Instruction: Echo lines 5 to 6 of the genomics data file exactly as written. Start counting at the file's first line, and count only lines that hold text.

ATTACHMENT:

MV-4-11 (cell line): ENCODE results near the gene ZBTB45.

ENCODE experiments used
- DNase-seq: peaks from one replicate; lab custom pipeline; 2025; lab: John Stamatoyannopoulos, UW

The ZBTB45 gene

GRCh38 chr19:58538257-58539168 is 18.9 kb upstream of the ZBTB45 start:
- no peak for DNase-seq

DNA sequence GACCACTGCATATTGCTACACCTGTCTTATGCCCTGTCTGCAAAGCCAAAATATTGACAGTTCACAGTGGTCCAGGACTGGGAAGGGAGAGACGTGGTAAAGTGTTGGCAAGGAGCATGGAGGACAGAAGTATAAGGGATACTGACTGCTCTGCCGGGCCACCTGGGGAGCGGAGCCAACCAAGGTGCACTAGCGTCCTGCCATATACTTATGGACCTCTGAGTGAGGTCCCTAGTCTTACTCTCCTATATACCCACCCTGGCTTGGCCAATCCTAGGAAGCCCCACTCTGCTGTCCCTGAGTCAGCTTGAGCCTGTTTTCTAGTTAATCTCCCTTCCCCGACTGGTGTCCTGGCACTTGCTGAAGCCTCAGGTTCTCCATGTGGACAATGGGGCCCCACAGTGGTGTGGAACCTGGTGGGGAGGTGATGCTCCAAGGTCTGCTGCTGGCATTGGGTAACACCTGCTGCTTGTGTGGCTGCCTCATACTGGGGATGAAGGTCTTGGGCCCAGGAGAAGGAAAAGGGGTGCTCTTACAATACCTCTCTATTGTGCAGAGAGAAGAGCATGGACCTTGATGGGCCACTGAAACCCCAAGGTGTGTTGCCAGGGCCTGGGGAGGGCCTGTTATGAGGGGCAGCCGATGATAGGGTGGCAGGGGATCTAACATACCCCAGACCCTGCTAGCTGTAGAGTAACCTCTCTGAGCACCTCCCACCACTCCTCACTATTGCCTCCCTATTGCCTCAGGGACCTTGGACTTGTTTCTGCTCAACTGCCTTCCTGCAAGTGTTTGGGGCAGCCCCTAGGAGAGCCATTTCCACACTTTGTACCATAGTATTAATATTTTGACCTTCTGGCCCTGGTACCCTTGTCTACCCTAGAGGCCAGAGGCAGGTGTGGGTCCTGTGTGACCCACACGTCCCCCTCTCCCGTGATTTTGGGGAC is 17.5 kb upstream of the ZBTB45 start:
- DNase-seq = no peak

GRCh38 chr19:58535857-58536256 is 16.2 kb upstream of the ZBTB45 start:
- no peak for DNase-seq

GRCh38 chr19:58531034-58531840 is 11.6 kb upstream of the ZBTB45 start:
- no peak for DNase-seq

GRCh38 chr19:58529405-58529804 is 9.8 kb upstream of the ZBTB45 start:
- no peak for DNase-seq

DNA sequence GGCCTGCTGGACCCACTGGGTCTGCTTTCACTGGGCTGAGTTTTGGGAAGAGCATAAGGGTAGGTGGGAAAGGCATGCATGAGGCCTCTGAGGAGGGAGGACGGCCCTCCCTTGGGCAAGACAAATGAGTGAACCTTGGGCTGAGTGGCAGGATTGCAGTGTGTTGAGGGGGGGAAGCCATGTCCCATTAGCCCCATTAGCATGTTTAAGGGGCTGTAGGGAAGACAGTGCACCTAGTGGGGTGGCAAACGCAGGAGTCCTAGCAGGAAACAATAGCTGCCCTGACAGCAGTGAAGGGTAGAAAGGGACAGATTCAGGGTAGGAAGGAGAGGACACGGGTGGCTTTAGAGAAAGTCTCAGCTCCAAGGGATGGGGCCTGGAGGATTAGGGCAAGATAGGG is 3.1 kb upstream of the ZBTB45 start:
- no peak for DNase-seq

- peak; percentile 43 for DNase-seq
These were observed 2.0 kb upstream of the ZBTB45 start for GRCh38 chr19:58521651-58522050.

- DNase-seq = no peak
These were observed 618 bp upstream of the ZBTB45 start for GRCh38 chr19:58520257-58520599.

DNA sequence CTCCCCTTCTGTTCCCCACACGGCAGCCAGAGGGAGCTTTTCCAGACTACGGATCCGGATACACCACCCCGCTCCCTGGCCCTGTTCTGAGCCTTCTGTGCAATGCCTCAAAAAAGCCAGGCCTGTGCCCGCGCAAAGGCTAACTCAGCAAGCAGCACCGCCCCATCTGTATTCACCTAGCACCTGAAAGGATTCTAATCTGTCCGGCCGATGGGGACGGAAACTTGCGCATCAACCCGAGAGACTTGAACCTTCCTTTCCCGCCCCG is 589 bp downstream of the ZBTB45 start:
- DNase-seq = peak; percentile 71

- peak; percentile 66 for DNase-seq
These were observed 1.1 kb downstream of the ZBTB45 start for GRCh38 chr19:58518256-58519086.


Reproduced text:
GRCh38 chr19:58538257-58539168 is 18.9 kb upstream of the ZBTB45 start:
- no peak for DNase-seq